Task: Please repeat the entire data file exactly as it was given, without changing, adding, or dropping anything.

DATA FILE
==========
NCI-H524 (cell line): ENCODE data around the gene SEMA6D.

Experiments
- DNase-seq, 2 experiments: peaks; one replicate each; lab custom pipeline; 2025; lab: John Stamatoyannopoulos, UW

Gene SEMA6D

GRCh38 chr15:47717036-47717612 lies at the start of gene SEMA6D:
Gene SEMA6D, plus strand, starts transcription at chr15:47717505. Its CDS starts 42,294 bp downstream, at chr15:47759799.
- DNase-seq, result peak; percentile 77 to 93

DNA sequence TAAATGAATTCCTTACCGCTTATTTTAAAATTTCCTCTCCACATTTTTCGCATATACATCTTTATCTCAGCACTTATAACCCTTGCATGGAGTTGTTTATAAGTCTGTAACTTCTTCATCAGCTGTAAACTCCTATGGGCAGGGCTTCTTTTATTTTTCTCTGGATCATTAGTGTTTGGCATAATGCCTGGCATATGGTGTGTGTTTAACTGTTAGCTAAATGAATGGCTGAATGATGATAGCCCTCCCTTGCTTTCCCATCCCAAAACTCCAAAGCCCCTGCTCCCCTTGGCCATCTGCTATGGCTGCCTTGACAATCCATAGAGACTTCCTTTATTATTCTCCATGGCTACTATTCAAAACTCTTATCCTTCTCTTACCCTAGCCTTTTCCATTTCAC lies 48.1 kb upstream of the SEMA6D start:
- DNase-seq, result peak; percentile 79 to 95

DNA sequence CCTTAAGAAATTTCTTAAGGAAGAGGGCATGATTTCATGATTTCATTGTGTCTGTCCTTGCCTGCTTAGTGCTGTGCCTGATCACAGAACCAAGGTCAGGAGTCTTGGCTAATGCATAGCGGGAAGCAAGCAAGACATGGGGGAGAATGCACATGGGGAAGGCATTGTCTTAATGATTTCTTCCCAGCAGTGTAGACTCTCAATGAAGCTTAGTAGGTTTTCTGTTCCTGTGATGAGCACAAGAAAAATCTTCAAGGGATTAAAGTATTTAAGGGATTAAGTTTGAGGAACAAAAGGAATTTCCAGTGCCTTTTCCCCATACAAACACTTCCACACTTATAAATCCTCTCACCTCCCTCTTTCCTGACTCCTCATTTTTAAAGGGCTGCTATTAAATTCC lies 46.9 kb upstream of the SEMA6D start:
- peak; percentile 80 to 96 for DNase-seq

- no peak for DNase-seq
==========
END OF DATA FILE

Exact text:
NCI-H524 (cell line): ENCODE data around the gene SEMA6D.

Experiments
- DNase-seq, 2 experiments: peaks; one replicate each; lab custom pipeline; 2025; lab: John Stamatoyannopoulos, UW

Gene SEMA6D

GRCh38 chr15:47717036-47717612 lies at the start of gene SEMA6D:
Gene SEMA6D, plus strand, starts transcription at chr15:47717505. Its CDS starts 42,294 bp downstream, at chr15:47759799.
- DNase-seq, result peak; percentile 77 to 93

DNA sequence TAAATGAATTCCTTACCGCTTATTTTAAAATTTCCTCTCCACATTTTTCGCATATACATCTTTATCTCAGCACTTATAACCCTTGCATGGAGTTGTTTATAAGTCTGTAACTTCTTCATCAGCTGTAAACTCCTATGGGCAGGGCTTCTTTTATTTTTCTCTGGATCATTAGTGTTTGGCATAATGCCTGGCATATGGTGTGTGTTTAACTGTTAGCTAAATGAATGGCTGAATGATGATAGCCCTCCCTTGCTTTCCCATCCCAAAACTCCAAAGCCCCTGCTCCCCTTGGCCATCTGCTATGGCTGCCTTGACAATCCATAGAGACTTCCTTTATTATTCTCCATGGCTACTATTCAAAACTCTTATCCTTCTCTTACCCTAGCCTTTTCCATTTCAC lies 48.1 kb upstream of the SEMA6D start:
- DNase-seq, result peak; percentile 79 to 95

DNA sequence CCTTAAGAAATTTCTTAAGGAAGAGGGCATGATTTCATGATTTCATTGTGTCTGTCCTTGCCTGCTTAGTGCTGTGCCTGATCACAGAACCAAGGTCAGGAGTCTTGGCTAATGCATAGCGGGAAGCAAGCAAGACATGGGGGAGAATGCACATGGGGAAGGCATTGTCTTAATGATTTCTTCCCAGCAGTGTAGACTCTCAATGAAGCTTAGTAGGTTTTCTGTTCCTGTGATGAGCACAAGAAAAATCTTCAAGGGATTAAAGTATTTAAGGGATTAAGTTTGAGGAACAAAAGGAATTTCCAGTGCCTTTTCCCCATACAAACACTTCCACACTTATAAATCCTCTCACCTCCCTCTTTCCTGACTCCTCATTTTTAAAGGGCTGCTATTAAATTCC lies 46.9 kb upstream of the SEMA6D start:
- peak; percentile 80 to 96 for DNase-seq

- no peak for DNase-seq